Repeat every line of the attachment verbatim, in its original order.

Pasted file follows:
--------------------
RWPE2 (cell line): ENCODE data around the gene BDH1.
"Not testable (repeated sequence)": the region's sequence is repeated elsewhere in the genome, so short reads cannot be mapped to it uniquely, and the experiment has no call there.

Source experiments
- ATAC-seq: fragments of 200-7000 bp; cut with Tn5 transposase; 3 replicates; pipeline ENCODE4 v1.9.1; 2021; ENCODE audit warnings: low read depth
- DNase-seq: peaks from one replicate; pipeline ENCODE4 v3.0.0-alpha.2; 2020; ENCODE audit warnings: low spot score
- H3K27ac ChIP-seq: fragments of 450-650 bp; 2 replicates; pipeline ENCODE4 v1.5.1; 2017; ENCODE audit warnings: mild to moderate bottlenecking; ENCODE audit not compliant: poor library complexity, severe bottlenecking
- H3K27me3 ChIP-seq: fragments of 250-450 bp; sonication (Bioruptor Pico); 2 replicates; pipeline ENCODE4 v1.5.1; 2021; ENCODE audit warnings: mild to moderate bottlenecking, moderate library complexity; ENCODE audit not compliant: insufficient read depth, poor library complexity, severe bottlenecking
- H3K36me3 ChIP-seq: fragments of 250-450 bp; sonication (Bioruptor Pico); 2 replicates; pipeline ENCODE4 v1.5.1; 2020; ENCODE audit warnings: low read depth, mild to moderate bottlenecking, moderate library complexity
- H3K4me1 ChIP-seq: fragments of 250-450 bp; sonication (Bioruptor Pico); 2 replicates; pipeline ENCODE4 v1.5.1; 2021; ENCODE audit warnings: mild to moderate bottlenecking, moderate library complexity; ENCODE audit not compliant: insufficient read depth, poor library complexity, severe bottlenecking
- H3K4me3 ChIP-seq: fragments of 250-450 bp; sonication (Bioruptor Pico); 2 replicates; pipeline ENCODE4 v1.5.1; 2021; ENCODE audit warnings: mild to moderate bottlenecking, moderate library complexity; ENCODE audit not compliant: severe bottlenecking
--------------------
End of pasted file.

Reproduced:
RWPE2 (cell line): ENCODE data around the gene BDH1.
"Not testable (repeated sequence)": the region's sequence is repeated elsewhere in the genome, so short reads cannot be mapped to it uniquely, and the experiment has no call there.

Source experiments
- ATAC-seq: fragments of 200-7000 bp; cut with Tn5 transposase; 3 replicates; pipeline ENCODE4 v1.9.1; 2021; ENCODE audit warnings: low read depth
- DNase-seq: peaks from one replicate; pipeline ENCODE4 v3.0.0-alpha.2; 2020; ENCODE audit warnings: low spot score
- H3K27ac ChIP-seq: fragments of 450-650 bp; 2 replicates; pipeline ENCODE4 v1.5.1; 2017; ENCODE audit warnings: mild to moderate bottlenecking; ENCODE audit not compliant: poor library complexity, severe bottlenecking
- H3K27me3 ChIP-seq: fragments of 250-450 bp; sonication (Bioruptor Pico); 2 replicates; pipeline ENCODE4 v1.5.1; 2021; ENCODE audit warnings: mild to moderate bottlenecking, moderate library complexity; ENCODE audit not compliant: insufficient read depth, poor library complexity, severe bottlenecking
- H3K36me3 ChIP-seq: fragments of 250-450 bp; sonication (Bioruptor Pico); 2 replicates; pipeline ENCODE4 v1.5.1; 2020; ENCODE audit warnings: low read depth, mild to moderate bottlenecking, moderate library complexity
- H3K4me1 ChIP-seq: fragments of 250-450 bp; sonication (Bioruptor Pico); 2 replicates; pipeline ENCODE4 v1.5.1; 2021; ENCODE audit warnings: mild to moderate bottlenecking, moderate library complexity; ENCODE audit not compliant: insufficient read depth, poor library complexity, severe bottlenecking
- H3K4me3 ChIP-seq: fragments of 250-450 bp; sonication (Bioruptor Pico); 2 replicates; pipeline ENCODE4 v1.5.1; 2021; ENCODE audit warnings: mild to moderate bottlenecking, moderate library complexity; ENCODE audit not compliant: severe bottlenecking